Community! We crave it. We thrive on it. We will go to great lengths to acquire its benefits. Virtually everyone is interested in some form of community. It is the way we are designed and fashioned, spiritually, and even biologically.
Throughout all the ages, man has struggled with the concept of community: how to organize it, how to manage it, and just how to make the very most of it. From the very beginning of human records, man has been both enamored and disgusted by the very concept of community.
Seems like most historical records of community are downright depressing. Not necessarily because they are inaccurate or biased, but because they presuppose not community, not even unity in general, but discord, division and the western worldview of man: that he is impossible. That he is “fallen” and must become a part of what Darwin referred to as, ”The survival of the fittest.”
So if this is true, if history is often published base on this preconceived notion of some sort of survivalism, that is further based on a western view of man being “totally depraved,” as the Great Reformers of Western Europe taught, then what good are these writings? I say that they are only as good as they can be sifted through a proper Orthodox screen. We must understand history, as the brilliant Fr Theodore Florovsky taught in his book Christianity and Culture, to be eschatological, directional, and with purpose. This is unlike what he refers to as most historians as “fatalists,” from the ancient Greek philosophers to historians in our modern times. They simply do not understand the purpose of time and community within their analysis of history…how they relate and depend on each other. In short, the writing of most history seems to be a complete sham.
The proper study of history and community has gotten far away from us. Historical accuracy is the proper starting point for retention of our sanity within this insane and chaotic age; this age of scattered and mutilated community. It is crucial to return to a proper understanding of community, as it relates to the spiritual realm, in particular the mystical avenue of Christ and his bride: The people of God.
The people of God began with the family of Adam and eventually grew into the spiritual reality of Christ’s “New Covenant.” God gave his order of community to Adam, furthered it through his prophets, and then culminated it through his own incarnation on earth, as Christ. The Orthodox Christians make up this New Covenant people. We are the expansion of God’s community. This is what Christ spoke of throughout the gospel: that he is the Sheppard and we are the people of his pasture. He empowered the Jewish community to become a new community, where, as St Paul the Apostle says, “there is neither Jew nor Greek… “ The ethnic and legal aspects to God’s community are now subjected to the spiritual and expansive (evangelistic) aspects of God’s community.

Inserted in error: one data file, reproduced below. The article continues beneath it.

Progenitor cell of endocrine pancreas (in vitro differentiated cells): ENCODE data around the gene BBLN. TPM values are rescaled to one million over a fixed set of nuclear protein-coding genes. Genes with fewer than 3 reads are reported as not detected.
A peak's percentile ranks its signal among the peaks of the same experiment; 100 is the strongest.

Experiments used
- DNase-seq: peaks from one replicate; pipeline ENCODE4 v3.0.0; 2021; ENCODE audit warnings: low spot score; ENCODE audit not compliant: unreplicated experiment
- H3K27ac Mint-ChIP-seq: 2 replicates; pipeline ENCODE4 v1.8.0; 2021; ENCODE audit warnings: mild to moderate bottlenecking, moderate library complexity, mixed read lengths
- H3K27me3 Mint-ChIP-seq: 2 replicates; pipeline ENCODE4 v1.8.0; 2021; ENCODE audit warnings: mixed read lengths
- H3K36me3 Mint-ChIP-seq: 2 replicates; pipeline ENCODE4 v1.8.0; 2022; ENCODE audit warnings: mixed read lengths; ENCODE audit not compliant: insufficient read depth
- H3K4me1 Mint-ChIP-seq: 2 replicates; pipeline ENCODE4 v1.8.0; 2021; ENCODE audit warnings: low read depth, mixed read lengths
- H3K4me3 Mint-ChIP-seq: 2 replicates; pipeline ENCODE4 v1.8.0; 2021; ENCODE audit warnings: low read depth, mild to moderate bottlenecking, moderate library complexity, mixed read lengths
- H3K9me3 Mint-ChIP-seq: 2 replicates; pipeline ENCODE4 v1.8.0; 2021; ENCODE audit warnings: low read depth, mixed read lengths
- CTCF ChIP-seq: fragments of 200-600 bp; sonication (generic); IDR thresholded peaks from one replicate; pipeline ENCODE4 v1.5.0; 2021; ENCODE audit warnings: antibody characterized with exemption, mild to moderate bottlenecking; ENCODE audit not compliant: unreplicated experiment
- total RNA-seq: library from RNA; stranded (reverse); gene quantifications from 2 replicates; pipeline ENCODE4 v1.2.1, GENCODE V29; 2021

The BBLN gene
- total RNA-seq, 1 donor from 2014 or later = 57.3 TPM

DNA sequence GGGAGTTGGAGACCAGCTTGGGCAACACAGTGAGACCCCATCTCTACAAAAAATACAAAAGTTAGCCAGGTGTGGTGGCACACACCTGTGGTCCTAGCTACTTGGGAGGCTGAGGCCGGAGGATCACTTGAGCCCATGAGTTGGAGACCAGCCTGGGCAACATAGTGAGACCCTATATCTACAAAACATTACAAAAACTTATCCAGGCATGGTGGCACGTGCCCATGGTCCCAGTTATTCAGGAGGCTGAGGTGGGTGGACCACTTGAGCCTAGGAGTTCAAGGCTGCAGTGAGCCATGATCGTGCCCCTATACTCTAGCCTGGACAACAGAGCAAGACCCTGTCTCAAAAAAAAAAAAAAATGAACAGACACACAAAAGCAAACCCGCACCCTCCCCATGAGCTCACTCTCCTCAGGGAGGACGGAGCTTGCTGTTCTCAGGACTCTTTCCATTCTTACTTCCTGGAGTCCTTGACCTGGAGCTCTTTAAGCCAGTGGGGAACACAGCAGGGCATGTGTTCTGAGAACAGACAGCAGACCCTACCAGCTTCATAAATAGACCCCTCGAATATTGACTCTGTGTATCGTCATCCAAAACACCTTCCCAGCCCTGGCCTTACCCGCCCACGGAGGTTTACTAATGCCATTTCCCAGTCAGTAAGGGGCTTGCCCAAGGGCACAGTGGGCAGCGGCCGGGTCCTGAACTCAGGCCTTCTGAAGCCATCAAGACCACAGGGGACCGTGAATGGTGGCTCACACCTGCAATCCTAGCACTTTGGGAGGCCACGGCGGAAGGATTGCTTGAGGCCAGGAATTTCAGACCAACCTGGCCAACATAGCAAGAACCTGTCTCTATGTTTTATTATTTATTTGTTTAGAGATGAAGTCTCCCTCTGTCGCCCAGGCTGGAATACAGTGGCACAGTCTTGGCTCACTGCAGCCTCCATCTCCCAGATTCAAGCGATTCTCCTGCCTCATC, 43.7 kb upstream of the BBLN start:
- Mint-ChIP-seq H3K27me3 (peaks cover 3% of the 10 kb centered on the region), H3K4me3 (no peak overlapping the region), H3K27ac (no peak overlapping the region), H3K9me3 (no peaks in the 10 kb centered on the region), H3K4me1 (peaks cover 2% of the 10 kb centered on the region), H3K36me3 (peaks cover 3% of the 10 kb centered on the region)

Modern newscasts and textbooks on history are presupposing a sort of impossibility of unity. It is true that there is a serious problem with just how people do not get along, warring against each other throughout the world, etc. But this is not a problem of survivalism, as both sides of the American political culture suppose. It’s not about being “fit” or helping/forcing everyone to be at the same level of fitness. It (community) is about presupposing a community that never ends, as Christ explains: “a Kingdom that will have no end.” There is a right way to form community, and this right way to form has been handed down through generations, and it will one day take precedence over all other false forms of community. St John describes that in the apocalyptic times, even the people of God will be deceived through false community, even as far as accepting its system, its “mark of the beast.” I think it will likely be wrapped up within the cloak of modernity and technology itself. There will be a way for everyone to become a survivalist, which will, or course, require the dissolution of any concept whatsoever of community under Christ.
Community of Christ is centered on faith, a dependency on Christ and his body (Church) even in these last days of apostasy. As Saint John the Apostle says, when referring to these chaotic times, “here is the faith and patience of the saints.” Are we willing to place our faith in God’s way even when the world is outmoding us with its technology and other dominating factors? Are we ready to be accused, ridiculed, and cast down, as Christ says we will be? Or are we fine with continually merging deeper and deeper with the ecumenist society that continually deceives us about history?